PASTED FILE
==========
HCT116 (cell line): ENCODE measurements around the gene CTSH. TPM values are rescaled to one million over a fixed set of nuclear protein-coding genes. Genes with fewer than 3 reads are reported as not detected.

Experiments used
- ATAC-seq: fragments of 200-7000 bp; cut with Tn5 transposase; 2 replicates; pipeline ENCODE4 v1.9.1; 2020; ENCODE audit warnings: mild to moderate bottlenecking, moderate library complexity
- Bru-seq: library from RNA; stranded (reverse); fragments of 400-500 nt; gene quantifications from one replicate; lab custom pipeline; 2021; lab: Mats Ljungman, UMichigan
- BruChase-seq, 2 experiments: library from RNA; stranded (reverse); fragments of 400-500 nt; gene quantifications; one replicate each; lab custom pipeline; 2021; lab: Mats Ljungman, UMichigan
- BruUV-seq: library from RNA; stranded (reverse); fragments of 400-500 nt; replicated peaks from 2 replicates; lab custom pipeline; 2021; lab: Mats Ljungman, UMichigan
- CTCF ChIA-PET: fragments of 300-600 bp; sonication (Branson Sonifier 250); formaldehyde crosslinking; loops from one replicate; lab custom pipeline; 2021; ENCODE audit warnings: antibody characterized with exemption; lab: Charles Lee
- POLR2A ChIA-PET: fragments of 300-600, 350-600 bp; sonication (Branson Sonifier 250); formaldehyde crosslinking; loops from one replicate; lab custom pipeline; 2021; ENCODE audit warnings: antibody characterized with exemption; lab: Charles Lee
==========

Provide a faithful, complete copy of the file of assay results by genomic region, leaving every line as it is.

HCT116 (cell line): ENCODE measurements around the gene CTSH. TPM values are rescaled to one million over a fixed set of nuclear protein-coding genes. Genes with fewer than 3 reads are reported as not detected.

Experiments used
- ATAC-seq: fragments of 200-7000 bp; cut with Tn5 transposase; 2 replicates; pipeline ENCODE4 v1.9.1; 2020; ENCODE audit warnings: mild to moderate bottlenecking, moderate library complexity
- Bru-seq: library from RNA; stranded (reverse); fragments of 400-500 nt; gene quantifications from one replicate; lab custom pipeline; 2021; lab: Mats Ljungman, UMichigan
- BruChase-seq, 2 experiments: library from RNA; stranded (reverse); fragments of 400-500 nt; gene quantifications; one replicate each; lab custom pipeline; 2021; lab: Mats Ljungman, UMichigan
- BruUV-seq: library from RNA; stranded (reverse); fragments of 400-500 nt; replicated peaks from 2 replicates; lab custom pipeline; 2021; lab: Mats Ljungman, UMichigan
- CTCF ChIA-PET: fragments of 300-600 bp; sonication (Branson Sonifier 250); formaldehyde crosslinking; loops from one replicate; lab custom pipeline; 2021; ENCODE audit warnings: antibody characterized with exemption; lab: Charles Lee
- POLR2A ChIA-PET: fragments of 300-600, 350-600 bp; sonication (Branson Sonifier 250); formaldehyde crosslinking; loops from one replicate; lab custom pipeline; 2021; ENCODE audit warnings: antibody characterized with exemption; lab: Charles Lee